1911 Encyclopædia Britannica/Rapin, Paul de
RAPIN, PAUL DE (1661–1725), sieur of Thoyras, French historian, was the son of Jacques de Rapin, avocat at Castres (Tarn), where he was born on the 25th of March 1661. He was educated at the Protestant academy of Saumur, and in 1679 became an advocate, but soon afterwards entered the army. The revocation of the Edict of Nantes in 1685, and the death of his father led him to come to England; but, unable to find employment there, he crossed to Holland and enlisted in the company of French volunteers at Utrecht commanded by Daniel de Rapin, his cousin-german. He accompanied the prince of Orange to England in 1688, and during the Irish campaign he took part in the siege of Carrickfergus and the battle of the Boyne, and was wounded at the battle of Limerick. Soon afterwards he was promoted captain; but in 1693 he resigned in order to become tutor to the earl of Portland’s son. After travelling with his charge, he settled with his family in Holland, first at the Hague, then, for economy’s sake, at Wesel, in 1707, where he began his great work, L’Histoire d’Angleterre. Though he was of a strong constitution, the seventeen years’ application ruined his health. He died in 1725.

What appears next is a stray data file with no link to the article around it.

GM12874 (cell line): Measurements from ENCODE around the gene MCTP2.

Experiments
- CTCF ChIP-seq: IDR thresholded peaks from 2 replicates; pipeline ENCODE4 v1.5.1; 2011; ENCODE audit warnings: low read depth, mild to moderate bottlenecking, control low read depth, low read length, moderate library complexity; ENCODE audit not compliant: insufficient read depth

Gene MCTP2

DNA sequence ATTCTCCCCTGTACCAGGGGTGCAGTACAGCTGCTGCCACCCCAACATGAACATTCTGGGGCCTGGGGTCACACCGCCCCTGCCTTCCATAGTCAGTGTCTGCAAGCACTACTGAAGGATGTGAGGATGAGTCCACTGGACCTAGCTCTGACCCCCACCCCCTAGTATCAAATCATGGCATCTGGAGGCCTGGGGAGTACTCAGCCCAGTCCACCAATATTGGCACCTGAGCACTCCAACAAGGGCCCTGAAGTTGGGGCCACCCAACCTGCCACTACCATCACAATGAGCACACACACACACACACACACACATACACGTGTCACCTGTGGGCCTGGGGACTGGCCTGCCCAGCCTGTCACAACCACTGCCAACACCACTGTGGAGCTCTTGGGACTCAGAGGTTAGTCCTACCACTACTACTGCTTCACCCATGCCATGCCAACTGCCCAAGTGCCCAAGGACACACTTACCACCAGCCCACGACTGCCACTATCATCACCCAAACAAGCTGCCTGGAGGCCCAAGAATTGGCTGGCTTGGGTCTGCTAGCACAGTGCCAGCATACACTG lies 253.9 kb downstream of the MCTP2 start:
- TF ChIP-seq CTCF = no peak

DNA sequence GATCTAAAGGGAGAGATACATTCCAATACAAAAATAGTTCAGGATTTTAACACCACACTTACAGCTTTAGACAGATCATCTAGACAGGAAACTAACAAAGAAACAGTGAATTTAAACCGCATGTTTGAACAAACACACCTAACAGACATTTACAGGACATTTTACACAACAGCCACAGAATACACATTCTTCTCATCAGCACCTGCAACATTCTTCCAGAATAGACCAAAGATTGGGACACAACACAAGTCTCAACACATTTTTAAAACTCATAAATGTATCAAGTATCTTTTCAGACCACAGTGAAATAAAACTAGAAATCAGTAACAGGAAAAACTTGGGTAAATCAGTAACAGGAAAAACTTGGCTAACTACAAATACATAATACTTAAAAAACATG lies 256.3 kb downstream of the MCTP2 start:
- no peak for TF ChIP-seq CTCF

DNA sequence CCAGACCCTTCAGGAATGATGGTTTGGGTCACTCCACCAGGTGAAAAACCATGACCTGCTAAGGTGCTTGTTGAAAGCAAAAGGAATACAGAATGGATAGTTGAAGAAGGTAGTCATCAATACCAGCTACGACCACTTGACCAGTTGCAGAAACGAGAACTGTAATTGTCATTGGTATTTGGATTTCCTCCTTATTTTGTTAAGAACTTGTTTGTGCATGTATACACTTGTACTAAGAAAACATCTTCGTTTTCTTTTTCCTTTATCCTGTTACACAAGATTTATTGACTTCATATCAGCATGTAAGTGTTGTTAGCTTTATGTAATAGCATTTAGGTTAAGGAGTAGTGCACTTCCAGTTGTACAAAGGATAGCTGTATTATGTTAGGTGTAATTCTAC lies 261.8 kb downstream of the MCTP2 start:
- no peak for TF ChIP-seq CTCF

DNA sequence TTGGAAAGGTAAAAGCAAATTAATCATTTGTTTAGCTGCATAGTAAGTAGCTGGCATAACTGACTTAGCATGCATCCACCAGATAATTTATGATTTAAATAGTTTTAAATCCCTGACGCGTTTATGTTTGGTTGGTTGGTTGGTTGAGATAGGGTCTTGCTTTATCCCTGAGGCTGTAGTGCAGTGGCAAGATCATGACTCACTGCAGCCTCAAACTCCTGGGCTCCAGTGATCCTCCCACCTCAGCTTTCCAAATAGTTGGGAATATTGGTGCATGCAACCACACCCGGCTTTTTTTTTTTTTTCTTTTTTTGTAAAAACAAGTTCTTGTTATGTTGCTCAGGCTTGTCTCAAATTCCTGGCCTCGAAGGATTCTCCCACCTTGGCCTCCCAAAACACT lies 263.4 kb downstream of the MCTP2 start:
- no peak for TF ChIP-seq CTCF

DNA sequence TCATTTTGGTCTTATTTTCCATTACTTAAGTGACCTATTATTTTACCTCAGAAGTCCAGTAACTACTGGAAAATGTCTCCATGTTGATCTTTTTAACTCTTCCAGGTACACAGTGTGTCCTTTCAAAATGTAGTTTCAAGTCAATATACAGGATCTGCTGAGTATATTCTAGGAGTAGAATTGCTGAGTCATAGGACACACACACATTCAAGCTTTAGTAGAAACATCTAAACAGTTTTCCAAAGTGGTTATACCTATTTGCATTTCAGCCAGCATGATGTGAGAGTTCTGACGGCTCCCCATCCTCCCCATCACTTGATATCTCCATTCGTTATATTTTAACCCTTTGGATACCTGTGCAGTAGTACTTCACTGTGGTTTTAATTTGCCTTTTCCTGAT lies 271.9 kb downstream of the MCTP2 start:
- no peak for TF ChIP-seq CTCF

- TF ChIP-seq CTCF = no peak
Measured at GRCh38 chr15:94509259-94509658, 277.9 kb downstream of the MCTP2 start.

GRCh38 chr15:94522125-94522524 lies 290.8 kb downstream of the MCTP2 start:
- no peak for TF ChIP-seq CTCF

Rapin was also the author of a Dissertation sur les Whigs et les Torys (1717). L’Histoire d’Angleterre, embracing the period from the invasion of the Romans to the death of Charles I., was printed at the Hague in 1724 in 8 vols. It was translated into English and improved with notes by Tindal, in 2 vols. folio, 1725–31. Rapin’s history of England was almost the only one available in France in the first half of the 18th century.